There’s no denying that the world economy is on the mend. Indicators in the USA are recovering, led by an improving housing market and employment creation. Core Europe is looking better too, along with the peripheral countries of Spain, Greece, Italy and Portugal. And in China, the government is fast tracking infrastructure projects to support sluggish growth. So good news abounds! Does this imply that it is a good time to increase allocations to investments geared to growth? Well, not so fast.
As we know, the economic recovery has been fuelled by massive monetary stimulus. As the economic recovery matures and becomes self-sustaining, liquidity will be removed from markets and the effect on financial markets is unknown. Most asset classes have benefited from the abundance of cheap money created by central banks. Valuations on equity markets are not cheap and demand growing earnings to justify current PEs. Interest bearing yields, including government and corporate debt across developed and emerging markets, have fallen to multi decade low levels as investors searched for real yields, often selling long dated government debt short to buy higher yielding assets.
Tapering comments spark pessimism
In late June, markets reacted negatively to Fed chairman Ben Bernanke’s comments about moderating the monthly pace of purchases later this year as long as the economy grows as expected. For the time being, the Fed said that it would continue its “QE3” policy of buying assets at a pace of $85 billion a month, and expects to keep interest rates low as long as the unemployment rate remains above 6.5%.
Markets are looking forward to the economic scenario the Fed anticipates, when the unemployment rate would likely be in the vicinity of 7%, with solid economic growth supporting further job gains. The fear is that this tapering of monetary stimulus would commence in the next few months.
Markets have become addicted to this cocktail of stimulus and easy money, and any hint of withdrawal has been met pessimistically by market participants – despite the fact that US economic fundamentals are improving and that everyone knows stimulus must eventually end.
As if to prove that bad news can also be good news, markets celebrated the disappointing downward revision of Q1 US GDP growth from 2.4% to a much lower 1.8% (annualised) by igniting a three-day rally as players bet that the Fed would maintain its stimulus just a little bit longer as a result. More recently, better economic data has been met with similar reaction by market participants, and the market has struggled to reach new highs despite the improved economic outlook.
How do we manage the Nedgroup Investments Stable Fund in a world where volatility is increasing between and within asset classes, and where the ease of producing future returns in excess of inflation plus 4% has reduced significantly, despite the nascent global economic recovery?
One of our core investment tenets is to avoid assets where there is a high probability of negative returns which will be permanent in nature. Global bond yields are likely to rise as the recovery matures. Market participants in the US have started to discount the probability that the Fed will start tapering asset purchases relatively soon. And unless the world enters a period of negative growth soon, recent lows are unlikely to be achieved in the next three to five years. Higher yields and positive inflation will erode the real value of investments in long dated bonds.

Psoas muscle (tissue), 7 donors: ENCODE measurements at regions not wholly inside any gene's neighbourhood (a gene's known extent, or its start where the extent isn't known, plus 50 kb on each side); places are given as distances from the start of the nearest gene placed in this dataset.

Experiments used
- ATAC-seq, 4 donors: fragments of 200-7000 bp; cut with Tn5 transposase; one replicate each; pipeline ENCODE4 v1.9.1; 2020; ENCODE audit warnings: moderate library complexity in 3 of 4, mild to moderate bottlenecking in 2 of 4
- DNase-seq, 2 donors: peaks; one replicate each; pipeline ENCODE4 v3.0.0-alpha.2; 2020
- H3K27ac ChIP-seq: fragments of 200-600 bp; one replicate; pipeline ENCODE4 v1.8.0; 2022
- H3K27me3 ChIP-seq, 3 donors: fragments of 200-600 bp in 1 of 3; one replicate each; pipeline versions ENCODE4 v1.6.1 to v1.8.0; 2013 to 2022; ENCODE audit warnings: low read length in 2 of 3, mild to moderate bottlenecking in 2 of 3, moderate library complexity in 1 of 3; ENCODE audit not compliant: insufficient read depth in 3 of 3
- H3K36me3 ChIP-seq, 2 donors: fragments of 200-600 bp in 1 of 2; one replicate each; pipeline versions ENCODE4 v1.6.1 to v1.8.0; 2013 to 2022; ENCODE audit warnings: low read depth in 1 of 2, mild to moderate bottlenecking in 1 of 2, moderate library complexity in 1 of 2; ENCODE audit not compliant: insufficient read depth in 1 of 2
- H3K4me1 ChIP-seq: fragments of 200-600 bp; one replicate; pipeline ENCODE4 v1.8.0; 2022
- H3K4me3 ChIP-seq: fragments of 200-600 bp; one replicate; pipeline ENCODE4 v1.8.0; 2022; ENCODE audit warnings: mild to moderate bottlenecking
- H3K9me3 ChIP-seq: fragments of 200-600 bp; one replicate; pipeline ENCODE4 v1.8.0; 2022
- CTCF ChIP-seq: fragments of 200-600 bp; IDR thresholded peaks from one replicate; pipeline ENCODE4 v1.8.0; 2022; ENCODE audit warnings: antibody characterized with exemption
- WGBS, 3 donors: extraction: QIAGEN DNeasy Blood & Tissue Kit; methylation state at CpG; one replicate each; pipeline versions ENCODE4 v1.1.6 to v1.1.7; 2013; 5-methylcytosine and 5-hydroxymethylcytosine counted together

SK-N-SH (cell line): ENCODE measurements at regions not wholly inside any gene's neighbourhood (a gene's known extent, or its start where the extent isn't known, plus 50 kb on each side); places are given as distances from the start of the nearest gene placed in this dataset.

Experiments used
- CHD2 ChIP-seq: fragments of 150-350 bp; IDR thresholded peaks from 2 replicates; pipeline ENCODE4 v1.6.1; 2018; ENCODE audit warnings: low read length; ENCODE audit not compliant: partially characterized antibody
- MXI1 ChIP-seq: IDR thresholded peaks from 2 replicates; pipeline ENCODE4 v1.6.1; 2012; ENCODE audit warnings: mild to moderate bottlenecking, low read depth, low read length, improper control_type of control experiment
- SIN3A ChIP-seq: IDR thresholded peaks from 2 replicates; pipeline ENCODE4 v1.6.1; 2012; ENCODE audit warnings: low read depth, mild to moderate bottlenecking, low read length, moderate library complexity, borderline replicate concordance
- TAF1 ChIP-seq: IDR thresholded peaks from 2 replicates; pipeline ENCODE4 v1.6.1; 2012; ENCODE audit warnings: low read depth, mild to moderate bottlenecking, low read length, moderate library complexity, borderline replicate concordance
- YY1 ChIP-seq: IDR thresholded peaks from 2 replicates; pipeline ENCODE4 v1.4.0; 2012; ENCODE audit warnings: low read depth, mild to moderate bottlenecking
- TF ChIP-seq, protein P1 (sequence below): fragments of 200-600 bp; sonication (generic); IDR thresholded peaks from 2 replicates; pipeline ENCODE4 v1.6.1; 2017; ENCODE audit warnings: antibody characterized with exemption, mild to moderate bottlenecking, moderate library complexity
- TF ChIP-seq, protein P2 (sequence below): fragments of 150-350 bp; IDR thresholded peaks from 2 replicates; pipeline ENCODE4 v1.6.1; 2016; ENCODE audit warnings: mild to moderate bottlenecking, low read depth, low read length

The same holds true for South African government debt. And while growth in SA remains pedestrian, yields will be affected by the rise in global bond yields, a switch out of SA bonds by global investors, and a stubbornly high budget deficit. With inflation differentials somewhere between 3.0% and 5.5% over our forecast period, and a rising risk free rate, investors are left with very little room for error when investing in long dated bonds.
Opportunities for investors
Volatility is something to embrace. It creates opportunities to invest in assets that will allow our clients to participate in the next investment cycle. Good quality companies are often discarded for reasons other than changes in their ability to produce good growth in earnings and dividends through cycles. There are times in the cycle where investors become either too optimistic or too pessimistic about the potential for companies to continue to generate returns going forward. As long term investors, our aim is to focus on the long term earnings growth potential of companies, and to use volatility to adjust our clients’ portfolios where short term trading from speculators has created opportunities to either increase or impair a specific company’s probability in meeting our clients’ longer term objectives. Like Truworths in 2007 – and today.
Striving for balance
Balance is a theme that is often neglected in portfolios. Investment managers focus so much on the upside potential that they forget about the potential downside to their clients should unforeseen events occur, particularly in a world where future returns are expected to be lower than returns in the recent past. One tool that allows investment managers to cope with increasing uncertainty is differentiation, and, importantly, finding investments with uncorrelated return and earnings profiles.
Finally, investments with growing free cash flow profiles, returned to investors as either capital or increasing dividends, have a far greater probability of meeting inflation plus objectives. While cash does play an important role in portfolios as it provides both optionality and security of capital over short time periods, the real focus should be on finding assets where incomes grow. Inflation linked bonds, corporate debt with rising coupon profiles, and listed property investments all play an important role in this regard, particularly over the long term.